Choosing where to die can be hard to think about. But being in the right place for you can be really important when you know your life is coming to an end. Although your needs may change over time, most people find it helpful to think about what they would like before they become too ill.
Where to start?
The best thing is to talk it through with the people closest to you. You should also talk to your key healthcare worker – the person providing the care who knows you best. Together you can explore what is possible and realistic for you.
If you want to, you can record your preferences in an Advance Care Plan - so that everyone involved in your care is aware of your choices.
Often it is not a single decision, but different preferences you would have in different situations. For example, you may choose to stay at home as long as possible, but wish to go into a hospice in certain circumstances – such as if it is no longer possible to manage your symptoms at home, or if your family are struggling to cope.
When do you have to decide?
Choosing where to die can be very hard to think and talk about, and there is no right or wrong time to choose. You can take the time you need and decide when you are ready.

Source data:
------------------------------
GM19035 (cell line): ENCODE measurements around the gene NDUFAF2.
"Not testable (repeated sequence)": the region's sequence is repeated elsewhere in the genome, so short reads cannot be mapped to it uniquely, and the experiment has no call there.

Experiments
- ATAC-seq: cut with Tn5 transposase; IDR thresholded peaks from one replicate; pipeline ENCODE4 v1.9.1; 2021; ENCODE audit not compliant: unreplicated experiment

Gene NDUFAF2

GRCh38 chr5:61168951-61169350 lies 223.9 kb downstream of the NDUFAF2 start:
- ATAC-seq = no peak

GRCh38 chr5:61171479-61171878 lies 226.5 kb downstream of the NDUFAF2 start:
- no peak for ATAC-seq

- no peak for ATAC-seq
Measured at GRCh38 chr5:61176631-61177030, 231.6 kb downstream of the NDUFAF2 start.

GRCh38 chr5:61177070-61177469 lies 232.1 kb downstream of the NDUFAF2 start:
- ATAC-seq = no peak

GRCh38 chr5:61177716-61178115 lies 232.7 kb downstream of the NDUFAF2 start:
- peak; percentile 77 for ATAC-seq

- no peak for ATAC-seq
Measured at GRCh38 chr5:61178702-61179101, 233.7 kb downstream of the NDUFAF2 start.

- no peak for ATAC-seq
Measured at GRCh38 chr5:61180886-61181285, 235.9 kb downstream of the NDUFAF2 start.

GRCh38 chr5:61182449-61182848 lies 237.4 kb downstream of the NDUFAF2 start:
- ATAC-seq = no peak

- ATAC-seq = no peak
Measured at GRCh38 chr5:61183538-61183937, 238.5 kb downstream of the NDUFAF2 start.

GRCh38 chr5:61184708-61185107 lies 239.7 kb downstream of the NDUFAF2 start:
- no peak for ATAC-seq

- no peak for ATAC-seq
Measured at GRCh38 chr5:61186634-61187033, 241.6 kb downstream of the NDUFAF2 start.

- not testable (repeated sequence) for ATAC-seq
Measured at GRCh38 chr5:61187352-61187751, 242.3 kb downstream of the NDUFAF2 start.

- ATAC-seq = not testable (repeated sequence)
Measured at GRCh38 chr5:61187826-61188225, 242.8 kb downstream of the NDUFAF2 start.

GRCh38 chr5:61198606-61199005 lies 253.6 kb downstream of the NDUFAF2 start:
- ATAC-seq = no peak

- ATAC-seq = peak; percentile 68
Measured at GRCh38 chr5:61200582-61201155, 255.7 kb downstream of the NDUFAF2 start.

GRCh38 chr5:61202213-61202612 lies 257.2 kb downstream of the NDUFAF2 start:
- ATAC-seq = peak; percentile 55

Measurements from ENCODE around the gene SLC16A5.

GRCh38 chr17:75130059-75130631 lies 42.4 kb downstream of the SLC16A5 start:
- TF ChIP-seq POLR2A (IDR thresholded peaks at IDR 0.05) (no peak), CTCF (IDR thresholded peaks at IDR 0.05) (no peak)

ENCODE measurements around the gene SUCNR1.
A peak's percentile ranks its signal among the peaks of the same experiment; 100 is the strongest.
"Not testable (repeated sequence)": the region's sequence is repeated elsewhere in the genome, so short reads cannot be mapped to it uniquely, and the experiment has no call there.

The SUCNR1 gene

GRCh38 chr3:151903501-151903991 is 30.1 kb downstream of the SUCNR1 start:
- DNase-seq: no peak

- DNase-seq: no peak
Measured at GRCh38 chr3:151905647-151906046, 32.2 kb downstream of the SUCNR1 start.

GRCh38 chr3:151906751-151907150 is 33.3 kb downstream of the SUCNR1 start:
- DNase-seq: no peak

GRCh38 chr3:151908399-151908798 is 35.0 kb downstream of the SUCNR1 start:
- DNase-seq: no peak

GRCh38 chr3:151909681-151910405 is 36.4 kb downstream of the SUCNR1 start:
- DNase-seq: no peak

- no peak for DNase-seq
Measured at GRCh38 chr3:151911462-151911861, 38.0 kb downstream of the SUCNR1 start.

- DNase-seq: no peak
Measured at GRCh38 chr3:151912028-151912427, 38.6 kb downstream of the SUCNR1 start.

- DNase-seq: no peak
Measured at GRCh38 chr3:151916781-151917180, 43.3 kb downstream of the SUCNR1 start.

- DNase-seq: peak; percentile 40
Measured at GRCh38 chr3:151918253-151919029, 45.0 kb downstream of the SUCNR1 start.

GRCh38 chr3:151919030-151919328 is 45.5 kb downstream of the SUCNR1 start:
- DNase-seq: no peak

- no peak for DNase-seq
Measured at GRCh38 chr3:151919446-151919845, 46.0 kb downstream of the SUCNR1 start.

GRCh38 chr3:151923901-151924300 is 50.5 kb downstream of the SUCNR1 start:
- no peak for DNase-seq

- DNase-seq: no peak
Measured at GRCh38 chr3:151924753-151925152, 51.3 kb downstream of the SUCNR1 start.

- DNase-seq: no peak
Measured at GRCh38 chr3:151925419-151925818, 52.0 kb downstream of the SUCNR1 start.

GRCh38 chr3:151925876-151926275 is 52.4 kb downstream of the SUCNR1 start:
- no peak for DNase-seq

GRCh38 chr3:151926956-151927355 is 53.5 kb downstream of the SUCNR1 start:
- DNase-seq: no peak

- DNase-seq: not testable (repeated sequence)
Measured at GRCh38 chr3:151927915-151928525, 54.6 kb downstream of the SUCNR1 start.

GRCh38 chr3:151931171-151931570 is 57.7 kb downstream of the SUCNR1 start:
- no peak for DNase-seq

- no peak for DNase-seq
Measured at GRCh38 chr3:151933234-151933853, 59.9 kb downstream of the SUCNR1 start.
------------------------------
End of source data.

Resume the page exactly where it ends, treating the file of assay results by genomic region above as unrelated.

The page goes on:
Sometimes your condition may change suddenly, and then your healthcare team might encourage you to make a decision so that they know your wishes.
After you have made the decision, it is still possible to change your mind. Let the healthcare team know and they will make sure that your wishes are recorded and any Advance Care Plan is up-to-date.
What are the options?
The options are likely to be slightly different depending on where you live, but the main places you can choose to die are:
- at home
- in a hospice
- in hospital
- in a nursing (care) home.
There are no right or wrong decisions. It is about choosing where you feel most comfortable and what works best for you and the people who are important to you.
Will you be able to die where you choose?
Those caring for you will do their best to make sure you can die where you choose, but sometimes there are reasons why it isn’t possible.
Some things you can plan ahead for and try to find an option that works for you. Other things are less predictable - such as if the person caring for you becomes unwell or if you develop a new symptom that can’t be managed at home. In these cases, your healthcare team will always talk with you about how best they can still meet your wishes.
I have elected to be treated in a hospice when my number is called. In the meantime, I have been attending a day hospice and got to know all the staff and other patients. It's just one day a week and we meet for a few hours and then have lunch - not a bad way to spend the day.